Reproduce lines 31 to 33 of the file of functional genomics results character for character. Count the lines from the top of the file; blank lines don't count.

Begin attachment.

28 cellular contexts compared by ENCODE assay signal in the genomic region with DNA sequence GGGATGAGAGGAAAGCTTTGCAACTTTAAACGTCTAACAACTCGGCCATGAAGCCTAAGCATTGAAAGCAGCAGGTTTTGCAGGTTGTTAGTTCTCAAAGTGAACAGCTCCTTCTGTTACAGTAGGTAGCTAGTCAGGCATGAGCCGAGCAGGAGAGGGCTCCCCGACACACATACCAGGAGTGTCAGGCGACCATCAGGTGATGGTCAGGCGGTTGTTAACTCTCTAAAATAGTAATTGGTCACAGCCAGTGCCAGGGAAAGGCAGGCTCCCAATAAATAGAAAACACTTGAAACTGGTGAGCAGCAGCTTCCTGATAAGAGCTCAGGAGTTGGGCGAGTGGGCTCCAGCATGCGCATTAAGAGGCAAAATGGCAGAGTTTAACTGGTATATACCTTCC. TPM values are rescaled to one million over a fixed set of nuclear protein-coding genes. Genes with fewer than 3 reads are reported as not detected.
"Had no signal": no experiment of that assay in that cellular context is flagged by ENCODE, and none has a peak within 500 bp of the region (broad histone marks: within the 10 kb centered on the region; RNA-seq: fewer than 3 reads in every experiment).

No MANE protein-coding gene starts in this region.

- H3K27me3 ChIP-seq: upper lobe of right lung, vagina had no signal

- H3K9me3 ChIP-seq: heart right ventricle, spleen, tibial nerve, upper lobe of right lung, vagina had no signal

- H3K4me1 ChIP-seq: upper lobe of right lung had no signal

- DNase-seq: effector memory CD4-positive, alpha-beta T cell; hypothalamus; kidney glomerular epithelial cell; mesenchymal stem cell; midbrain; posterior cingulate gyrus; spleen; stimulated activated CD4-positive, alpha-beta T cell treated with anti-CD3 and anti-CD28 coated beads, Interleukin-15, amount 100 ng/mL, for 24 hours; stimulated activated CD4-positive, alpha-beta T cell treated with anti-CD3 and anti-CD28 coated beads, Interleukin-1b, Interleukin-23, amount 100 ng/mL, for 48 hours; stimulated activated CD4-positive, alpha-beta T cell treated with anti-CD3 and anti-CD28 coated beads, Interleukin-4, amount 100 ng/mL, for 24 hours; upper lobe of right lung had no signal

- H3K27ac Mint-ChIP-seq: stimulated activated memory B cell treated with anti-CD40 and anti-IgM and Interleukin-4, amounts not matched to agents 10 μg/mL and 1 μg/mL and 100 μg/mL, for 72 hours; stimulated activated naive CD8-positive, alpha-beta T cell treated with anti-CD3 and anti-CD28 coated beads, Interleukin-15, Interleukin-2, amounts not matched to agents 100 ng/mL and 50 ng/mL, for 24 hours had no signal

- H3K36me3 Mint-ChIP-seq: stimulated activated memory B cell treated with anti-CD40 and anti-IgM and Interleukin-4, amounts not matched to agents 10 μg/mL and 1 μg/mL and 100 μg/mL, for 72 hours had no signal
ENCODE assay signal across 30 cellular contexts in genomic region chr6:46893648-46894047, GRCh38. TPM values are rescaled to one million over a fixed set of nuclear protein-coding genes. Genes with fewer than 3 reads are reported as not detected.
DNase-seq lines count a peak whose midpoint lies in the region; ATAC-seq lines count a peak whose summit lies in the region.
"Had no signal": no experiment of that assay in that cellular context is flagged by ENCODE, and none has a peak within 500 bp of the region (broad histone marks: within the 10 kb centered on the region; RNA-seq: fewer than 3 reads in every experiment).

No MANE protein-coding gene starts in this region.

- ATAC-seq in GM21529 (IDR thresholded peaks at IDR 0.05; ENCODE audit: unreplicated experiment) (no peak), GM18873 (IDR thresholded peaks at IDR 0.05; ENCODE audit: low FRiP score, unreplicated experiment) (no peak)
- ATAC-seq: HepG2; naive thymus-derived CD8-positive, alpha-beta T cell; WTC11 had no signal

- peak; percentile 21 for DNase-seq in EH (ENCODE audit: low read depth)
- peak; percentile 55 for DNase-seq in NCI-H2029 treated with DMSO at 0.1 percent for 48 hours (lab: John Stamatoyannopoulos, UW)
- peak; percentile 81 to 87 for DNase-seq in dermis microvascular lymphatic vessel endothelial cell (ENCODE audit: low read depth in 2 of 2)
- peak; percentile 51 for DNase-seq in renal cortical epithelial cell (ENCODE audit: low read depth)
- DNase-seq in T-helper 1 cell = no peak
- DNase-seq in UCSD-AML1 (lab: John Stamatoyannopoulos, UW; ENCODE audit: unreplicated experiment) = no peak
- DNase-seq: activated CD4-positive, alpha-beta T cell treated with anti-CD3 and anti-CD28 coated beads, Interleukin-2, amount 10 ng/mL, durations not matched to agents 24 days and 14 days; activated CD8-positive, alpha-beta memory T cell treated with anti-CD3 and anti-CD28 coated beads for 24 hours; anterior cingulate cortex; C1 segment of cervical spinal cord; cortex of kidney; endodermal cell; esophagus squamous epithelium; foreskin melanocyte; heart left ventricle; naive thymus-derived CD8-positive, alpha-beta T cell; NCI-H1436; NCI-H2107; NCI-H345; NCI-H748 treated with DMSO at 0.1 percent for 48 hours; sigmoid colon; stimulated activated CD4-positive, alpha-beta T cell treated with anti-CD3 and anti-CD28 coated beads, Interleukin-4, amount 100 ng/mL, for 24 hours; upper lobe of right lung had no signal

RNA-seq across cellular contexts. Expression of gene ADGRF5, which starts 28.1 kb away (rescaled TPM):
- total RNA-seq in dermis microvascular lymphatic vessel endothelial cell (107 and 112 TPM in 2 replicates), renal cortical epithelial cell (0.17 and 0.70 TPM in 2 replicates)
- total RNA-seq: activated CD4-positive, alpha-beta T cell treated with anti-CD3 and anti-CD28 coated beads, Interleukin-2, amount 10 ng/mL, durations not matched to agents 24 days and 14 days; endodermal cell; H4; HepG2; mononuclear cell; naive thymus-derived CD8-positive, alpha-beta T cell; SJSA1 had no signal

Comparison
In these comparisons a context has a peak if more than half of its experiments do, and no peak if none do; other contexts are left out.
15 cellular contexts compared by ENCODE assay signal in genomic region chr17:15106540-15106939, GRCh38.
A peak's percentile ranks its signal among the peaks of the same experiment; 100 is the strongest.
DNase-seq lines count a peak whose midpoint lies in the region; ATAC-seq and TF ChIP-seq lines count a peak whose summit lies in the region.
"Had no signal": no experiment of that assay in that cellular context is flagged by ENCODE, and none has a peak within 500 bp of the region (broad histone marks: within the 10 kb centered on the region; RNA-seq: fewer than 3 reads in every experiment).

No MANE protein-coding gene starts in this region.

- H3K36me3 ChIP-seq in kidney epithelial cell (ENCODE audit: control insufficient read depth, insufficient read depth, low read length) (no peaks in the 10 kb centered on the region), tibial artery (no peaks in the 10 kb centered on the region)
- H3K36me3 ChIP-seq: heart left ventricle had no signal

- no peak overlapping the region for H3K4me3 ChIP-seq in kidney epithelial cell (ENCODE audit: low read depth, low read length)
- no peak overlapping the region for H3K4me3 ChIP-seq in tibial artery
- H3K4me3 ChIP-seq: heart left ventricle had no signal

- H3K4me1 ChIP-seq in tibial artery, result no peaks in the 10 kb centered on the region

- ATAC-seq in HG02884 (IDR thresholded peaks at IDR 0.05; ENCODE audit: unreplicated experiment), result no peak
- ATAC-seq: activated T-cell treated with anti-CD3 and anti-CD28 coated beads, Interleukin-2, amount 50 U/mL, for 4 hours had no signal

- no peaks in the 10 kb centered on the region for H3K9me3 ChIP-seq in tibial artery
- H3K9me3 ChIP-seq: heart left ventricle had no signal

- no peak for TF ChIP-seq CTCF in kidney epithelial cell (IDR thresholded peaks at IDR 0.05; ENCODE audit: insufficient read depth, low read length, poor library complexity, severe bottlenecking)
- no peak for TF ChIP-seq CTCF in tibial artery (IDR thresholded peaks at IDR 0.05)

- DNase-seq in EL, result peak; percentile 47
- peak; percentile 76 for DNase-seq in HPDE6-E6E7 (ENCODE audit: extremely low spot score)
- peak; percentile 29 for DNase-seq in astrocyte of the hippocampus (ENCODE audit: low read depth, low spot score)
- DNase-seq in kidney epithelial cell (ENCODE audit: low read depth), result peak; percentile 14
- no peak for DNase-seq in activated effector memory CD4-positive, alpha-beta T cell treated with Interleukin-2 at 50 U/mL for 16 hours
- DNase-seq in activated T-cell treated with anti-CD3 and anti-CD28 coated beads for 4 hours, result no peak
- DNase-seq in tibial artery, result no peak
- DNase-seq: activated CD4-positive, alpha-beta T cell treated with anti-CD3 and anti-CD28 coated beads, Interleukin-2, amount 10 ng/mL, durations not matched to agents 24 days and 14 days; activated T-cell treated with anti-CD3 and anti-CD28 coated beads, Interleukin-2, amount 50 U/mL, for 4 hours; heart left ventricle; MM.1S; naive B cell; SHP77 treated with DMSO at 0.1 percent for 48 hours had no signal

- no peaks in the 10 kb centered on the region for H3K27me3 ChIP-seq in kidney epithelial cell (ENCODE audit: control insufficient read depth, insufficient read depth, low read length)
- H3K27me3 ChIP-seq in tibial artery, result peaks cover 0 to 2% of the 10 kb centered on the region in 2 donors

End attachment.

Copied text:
"Had no signal": no experiment of that assay in that cellular context is flagged by ENCODE, and none has a peak within 500 bp of the region (broad histone marks: within the 10 kb centered on the region; RNA-seq: fewer than 3 reads in every experiment).

No MANE protein-coding gene starts in this region.

- H3K36me3 ChIP-seq in kidney epithelial cell (ENCODE audit: control insufficient read depth, insufficient read depth, low read length) (no peaks in the 10 kb centered on the region), tibial artery (no peaks in the 10 kb centered on the region)